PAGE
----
This seemingly similar stamp system created some surprising results.
The researchers found that only 19% of those with the first card came back enough times to get their free car wash, whereas 34% of those with the second card made it to the free wash (labeled the "head start" group).
That means that by giving folks a 'boost' in their loyalty program (even though comparatively, both cards were the same), researchers were able to nearly double the loyalty of the customers using card two.
The results seem clear: People are more likely to remain with (and complete) loyalty programs if you initially offer them some evidence that they've already made progress towards completing their next goal (throw in a few "bonus points" and the inner-gamer in us all will want to acquire more).
Lesson learned: Loyalty programs are more effective when people can see "instant" progress. This progress makes them more likely to stick with it until completion.

4.) Admitting Your Faults Works When You Highlight Strengths

Can it ever be good to admit when you come up short?
According to research from social psychologist Fiona Lee, it can.
In a study to measure the effect of admitting to faults, Lee and colleagues conducted a test that had participants reading one of two fictitious company reports. Both reports listed reasons why the company had done so “poorly” the past year (remembering that these were fake). The first report had the company listing strategic decisions as the main reason for poor performance. The second report had the company listing exterior events as the main reason for poor performance (economic downturn and increased competition).
The results?
Test subjects viewed the first company far more favorably than the second.
Lee also found (after examining hundreds of these types of statements, over 14 real companies) that companies that admitted to faults also had higher stock prices the following year.
Why?
Lee's conclusion was that admittance to shortcomings in things like strategy showcased that the company was actually in control, despite their faults.
Blaming outside occurrences that couldn't be controlled (even if true) often had the skeptics in the study viewing companies as not having the ability to fix the problem, but also as false or flaky.
Lesson learned: When mistakes can honestly be attributed to strategy or an oversight, admitting to them can lead to more trust if we define exactly what changes are going to be made to fix them.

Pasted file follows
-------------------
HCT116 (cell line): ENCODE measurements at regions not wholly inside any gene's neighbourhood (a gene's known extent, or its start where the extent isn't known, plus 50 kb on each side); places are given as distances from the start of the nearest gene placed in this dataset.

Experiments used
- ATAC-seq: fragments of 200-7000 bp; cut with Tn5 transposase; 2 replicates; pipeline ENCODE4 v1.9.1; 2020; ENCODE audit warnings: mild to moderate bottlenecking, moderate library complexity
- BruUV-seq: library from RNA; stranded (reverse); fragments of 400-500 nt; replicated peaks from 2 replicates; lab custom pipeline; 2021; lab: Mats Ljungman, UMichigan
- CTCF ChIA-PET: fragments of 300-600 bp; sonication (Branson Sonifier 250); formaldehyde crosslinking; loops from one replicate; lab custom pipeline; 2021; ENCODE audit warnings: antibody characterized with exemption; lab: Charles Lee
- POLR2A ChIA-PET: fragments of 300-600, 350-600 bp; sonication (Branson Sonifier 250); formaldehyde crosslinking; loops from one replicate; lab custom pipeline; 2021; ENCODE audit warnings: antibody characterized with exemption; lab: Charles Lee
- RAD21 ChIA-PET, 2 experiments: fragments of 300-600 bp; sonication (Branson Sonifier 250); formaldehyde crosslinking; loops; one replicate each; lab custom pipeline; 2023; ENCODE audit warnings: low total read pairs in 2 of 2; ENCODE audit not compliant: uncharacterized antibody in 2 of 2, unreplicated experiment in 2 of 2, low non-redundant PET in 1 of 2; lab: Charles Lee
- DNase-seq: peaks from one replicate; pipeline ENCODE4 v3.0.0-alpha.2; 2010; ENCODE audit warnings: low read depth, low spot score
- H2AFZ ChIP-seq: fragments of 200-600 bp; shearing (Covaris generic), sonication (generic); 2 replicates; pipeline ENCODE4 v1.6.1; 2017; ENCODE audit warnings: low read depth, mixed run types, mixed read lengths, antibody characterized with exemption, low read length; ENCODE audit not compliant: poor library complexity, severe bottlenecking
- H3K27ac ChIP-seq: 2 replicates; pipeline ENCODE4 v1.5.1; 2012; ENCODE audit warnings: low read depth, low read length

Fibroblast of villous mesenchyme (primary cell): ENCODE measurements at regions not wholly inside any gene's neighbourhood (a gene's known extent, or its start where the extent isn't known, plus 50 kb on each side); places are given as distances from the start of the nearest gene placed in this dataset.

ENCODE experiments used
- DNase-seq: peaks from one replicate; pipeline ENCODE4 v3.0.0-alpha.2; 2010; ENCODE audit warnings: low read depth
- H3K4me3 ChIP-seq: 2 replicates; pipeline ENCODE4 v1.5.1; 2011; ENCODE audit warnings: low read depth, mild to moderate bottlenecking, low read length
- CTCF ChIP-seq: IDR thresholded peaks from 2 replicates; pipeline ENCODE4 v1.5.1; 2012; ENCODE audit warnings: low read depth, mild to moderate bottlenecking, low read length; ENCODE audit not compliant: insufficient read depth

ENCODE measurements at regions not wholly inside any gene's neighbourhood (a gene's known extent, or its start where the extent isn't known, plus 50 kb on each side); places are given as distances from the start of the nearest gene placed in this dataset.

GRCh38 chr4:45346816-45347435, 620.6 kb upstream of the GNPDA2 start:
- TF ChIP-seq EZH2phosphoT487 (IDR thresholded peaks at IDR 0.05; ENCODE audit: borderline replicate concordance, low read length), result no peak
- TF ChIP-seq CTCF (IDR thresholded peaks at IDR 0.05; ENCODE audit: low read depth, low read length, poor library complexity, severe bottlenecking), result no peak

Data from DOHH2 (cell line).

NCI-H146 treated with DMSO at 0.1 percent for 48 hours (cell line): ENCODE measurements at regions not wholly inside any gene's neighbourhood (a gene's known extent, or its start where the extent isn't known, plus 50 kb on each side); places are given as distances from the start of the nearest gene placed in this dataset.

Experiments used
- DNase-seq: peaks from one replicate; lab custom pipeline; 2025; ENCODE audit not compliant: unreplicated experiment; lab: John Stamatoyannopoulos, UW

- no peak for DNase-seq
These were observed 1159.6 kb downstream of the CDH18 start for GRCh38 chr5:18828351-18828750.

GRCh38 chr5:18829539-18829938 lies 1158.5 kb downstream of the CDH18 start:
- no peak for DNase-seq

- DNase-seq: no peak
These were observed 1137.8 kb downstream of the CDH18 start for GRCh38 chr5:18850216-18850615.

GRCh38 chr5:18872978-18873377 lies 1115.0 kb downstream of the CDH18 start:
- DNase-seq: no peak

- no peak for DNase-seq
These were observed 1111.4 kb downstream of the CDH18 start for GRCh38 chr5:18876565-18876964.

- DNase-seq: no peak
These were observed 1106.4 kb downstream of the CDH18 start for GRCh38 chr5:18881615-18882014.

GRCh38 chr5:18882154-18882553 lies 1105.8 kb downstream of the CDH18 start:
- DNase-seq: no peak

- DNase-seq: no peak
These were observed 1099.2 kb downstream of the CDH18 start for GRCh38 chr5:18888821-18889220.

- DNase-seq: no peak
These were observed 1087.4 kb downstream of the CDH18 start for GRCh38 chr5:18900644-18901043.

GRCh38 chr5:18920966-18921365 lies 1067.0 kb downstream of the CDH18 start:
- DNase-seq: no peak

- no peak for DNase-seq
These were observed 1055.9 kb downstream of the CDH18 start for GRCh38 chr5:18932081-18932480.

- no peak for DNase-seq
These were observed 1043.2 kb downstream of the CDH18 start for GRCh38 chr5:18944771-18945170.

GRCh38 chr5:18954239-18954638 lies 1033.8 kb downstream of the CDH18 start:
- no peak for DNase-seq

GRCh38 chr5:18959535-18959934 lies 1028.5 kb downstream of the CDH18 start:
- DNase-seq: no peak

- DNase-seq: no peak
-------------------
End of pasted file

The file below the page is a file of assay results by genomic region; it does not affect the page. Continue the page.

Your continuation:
5.) Urgent Calls-to-Action Only Work When a Solution is Given

Creating copy and sales pitches that come off as "urgent" is one of the oldest marketing tricks in the book.
Additionally, the principle of "scarcity" is deemed to be one of the 6 pillars of influence as mentioned by Robert Cialdini.
I have research that suggests, however, that these messages that invoke a sense of urgency are essentiallyuseless unless there are very specific instructions given as a follow up.
How so?
In a study by Howard Leventhal, participants were tested to see what their reaction (and follow up percentage) would be when given an urgent, fearful message.
The message involved the disastrous effects of the tetanus disease: each participant was given a pamphlet that spared no detail of the results tetanus can have on the body.
As with any good psych study, situations were different for the control and experimental group:
  • The control group received a pamphlet with just the information on the dangers of tetanus.
  • The experimental group received a similar pamphlet, but theirs also included information on where and how to schedule an appointment to get vaccinated.
The results?
Participants who received the second pamphlet (with follow-up info) were much more likely to take action on getting vaccinated, and just as interesting, were more receptive to processing the information on the dangers of tetanus.
This made them not only more engaged, but more likely to "make moves" as well.
The thing is, the info provided in the second packet wasn't all that comprehensive.
This lead to Leventhal concluding that people are susceptible to blocking out information that evokes a sense of urgency if they aren't given instructions on how to specifically deal with it.
Meaning, people were apt to persuade themselves that, "I don't need to worry, this won't affect me," when given information they didn't know how to act on.
Furthermore, people with the follow up info felt better prepared and were therefore much less likely to "put it aside" and out of their heads.
Lesson learned: Evoking a sense of urgency works, but without information on how to act, information paralysis can begin and people will block out the intended message.

6.) Don't Listen to People: They Like Being Labeled!

Most people (especially true in the Western world, particularly among Americans) would say that they enjoy being an "individual", and don't like being labeled.
Yet, research has found, that when nudging people to get involved, most people respond favorably to being labeled.
"It's not just a phase mom!"
This isn't a tactic to persuade teenagers either, in fact, the research study in question analyzed the voting patterns of adults to see if labeling effected their overall turnout.
Setting the stage: After being casually interviewed about their own personal voting patterns, half of the participants were told that they were likely to vote since they had been deemed by the researcher to be more politically active, and the other half weren't told anything.
The catch: Participants who were told that they were more likely to vote were chosen randomly, meaning that they weren't actually more likely to vote, they were just labeled as such.